The CIA has decided to withdraw its staff from the US embassy in China after data stolen from government computers could expose its agents, the Washington Post reports.
In April, data about some 21 million federal employees was stolen in a massive attack on the US Office of Personnel Management (OPM).
Security companies have blamed Chinese state hackers for the attack.
Removing the CIA staff was “precautionary”, agency officials told the Washington Post.
The CIA declined to comment directly on the matter.
Information about CIA staff was not in the massive cache of files stolen from OPM computers, but other records about background checks carried out by the State Department on employees were copied in the raid.
The CIA fears that by comparing the list of those who have been checked with the roster of known embassy personnel could help the Chinese expose its intelligence workers.
Those working at the embassy but not checked by the State Department were CIA agents, said the newspaper, citing “unnamed officials”.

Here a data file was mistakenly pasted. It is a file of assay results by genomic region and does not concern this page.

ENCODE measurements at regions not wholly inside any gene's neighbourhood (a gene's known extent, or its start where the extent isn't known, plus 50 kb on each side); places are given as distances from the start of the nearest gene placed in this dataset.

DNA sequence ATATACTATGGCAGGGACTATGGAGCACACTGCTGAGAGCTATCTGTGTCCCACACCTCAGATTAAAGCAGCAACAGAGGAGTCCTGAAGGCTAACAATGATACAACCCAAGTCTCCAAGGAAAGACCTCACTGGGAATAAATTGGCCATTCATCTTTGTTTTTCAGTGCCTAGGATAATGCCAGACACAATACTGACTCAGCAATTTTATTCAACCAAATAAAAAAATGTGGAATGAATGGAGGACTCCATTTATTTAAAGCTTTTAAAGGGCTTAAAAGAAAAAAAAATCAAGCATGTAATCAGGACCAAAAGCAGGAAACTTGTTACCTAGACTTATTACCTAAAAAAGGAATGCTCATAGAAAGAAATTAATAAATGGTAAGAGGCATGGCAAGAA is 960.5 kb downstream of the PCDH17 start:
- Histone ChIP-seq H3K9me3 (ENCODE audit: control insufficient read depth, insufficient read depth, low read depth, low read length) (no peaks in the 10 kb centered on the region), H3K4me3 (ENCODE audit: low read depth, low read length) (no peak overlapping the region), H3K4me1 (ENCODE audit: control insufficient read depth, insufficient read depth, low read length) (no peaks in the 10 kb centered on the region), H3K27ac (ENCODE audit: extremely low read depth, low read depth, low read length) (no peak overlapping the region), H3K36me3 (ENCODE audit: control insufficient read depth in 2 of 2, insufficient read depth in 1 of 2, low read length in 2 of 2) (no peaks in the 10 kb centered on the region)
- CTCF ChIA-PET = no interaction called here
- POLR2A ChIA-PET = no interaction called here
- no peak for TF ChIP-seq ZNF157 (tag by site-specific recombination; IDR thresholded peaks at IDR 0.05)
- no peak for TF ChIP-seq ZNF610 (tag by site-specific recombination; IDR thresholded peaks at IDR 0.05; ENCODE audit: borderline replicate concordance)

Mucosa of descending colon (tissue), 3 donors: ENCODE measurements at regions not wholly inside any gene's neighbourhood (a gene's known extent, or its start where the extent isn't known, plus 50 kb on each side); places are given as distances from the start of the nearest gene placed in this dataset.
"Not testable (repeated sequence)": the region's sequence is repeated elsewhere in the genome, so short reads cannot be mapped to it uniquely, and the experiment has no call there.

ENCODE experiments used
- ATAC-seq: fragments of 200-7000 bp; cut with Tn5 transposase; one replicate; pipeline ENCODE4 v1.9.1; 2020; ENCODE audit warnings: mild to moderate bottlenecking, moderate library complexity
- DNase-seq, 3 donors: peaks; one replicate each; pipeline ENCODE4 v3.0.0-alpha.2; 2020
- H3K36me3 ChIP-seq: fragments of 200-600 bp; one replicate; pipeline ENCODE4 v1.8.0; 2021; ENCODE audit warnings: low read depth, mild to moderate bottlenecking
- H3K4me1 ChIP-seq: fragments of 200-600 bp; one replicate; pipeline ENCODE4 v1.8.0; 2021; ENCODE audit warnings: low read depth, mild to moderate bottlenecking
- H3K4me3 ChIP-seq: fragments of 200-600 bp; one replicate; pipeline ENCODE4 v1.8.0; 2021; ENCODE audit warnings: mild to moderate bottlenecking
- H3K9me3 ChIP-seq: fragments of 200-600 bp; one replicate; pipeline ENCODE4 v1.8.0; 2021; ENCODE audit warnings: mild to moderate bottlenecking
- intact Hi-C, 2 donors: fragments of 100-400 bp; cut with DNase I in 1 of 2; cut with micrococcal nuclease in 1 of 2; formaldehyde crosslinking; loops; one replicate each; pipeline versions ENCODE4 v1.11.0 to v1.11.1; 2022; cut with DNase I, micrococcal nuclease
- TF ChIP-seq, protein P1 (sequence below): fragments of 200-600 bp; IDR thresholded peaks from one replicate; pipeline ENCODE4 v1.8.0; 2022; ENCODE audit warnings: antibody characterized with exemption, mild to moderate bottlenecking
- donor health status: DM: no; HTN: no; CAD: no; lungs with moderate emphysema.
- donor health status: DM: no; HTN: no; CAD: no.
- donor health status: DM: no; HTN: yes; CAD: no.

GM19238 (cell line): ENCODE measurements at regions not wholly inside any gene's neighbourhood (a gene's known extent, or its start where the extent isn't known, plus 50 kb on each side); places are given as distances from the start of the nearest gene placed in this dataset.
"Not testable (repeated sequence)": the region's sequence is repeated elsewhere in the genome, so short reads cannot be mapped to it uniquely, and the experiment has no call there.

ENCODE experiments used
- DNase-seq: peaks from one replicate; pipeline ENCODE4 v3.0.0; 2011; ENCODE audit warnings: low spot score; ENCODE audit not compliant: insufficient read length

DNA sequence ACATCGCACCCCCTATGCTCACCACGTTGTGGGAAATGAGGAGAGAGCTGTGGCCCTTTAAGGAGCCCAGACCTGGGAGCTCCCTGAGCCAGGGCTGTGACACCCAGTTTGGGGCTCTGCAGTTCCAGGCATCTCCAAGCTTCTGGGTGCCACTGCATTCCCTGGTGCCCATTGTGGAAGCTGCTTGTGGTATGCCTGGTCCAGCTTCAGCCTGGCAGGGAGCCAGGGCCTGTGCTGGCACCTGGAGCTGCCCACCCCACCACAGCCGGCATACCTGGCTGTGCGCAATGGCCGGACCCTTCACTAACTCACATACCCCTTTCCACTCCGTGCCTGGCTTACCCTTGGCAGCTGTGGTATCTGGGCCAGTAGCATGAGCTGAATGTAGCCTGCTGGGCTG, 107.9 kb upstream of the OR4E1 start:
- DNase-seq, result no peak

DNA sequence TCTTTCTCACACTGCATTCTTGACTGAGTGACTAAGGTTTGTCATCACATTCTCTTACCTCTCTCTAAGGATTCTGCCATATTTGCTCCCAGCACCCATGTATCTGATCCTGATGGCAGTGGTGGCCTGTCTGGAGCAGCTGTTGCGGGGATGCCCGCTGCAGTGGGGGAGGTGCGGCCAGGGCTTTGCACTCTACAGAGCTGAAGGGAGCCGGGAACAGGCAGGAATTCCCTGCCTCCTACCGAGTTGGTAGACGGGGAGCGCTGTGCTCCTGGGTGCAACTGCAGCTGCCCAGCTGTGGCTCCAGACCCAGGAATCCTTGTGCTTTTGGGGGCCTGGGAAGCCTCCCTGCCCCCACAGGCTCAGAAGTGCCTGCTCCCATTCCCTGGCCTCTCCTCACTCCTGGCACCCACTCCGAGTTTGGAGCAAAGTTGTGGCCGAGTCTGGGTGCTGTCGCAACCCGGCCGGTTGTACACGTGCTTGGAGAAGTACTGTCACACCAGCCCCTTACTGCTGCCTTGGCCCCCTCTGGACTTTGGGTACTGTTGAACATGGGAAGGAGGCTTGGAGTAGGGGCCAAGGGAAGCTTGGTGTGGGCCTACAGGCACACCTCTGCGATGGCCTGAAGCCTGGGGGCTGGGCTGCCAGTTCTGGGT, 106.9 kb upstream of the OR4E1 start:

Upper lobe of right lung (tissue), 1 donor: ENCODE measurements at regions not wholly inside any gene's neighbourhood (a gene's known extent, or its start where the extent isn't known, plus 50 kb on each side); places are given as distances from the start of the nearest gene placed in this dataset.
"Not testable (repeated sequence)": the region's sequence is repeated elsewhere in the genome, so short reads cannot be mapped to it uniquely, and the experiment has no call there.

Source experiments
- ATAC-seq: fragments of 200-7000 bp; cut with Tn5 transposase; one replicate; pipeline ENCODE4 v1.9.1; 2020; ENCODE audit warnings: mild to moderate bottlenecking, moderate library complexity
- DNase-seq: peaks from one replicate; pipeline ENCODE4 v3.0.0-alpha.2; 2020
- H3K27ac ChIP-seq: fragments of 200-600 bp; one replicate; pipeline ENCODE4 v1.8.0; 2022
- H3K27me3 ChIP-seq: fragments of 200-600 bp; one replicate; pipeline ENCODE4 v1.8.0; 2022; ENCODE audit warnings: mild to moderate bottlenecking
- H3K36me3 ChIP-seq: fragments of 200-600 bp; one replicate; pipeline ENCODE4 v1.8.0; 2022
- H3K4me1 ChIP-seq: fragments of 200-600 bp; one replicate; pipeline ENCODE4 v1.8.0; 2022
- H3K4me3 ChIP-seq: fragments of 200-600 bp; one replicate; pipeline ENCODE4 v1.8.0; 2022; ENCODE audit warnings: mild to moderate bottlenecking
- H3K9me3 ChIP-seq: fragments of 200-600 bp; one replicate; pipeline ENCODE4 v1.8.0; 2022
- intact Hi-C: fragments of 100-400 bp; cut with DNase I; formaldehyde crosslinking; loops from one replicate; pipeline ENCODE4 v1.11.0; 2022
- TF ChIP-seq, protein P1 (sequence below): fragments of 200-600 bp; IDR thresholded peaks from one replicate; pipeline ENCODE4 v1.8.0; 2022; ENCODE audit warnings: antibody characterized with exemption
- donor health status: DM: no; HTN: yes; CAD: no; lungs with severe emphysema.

The danger that trawling through the data would expose intelligence agents was also raised by CIA Director James Clapper during a hearing before the Senate Armed Services Committee.
James Clapper said the breach had “potentially very serious implications” for the intelligence community by identifying its agents in other countries.
“This is a gift that’s going to keep on giving for years,” he told the Senate committee looking into the cyber-threats facing the US and the steps the nation took to combat them.
James Clapper added the US itself engaged in the types of cyber-attacks China had been accused of.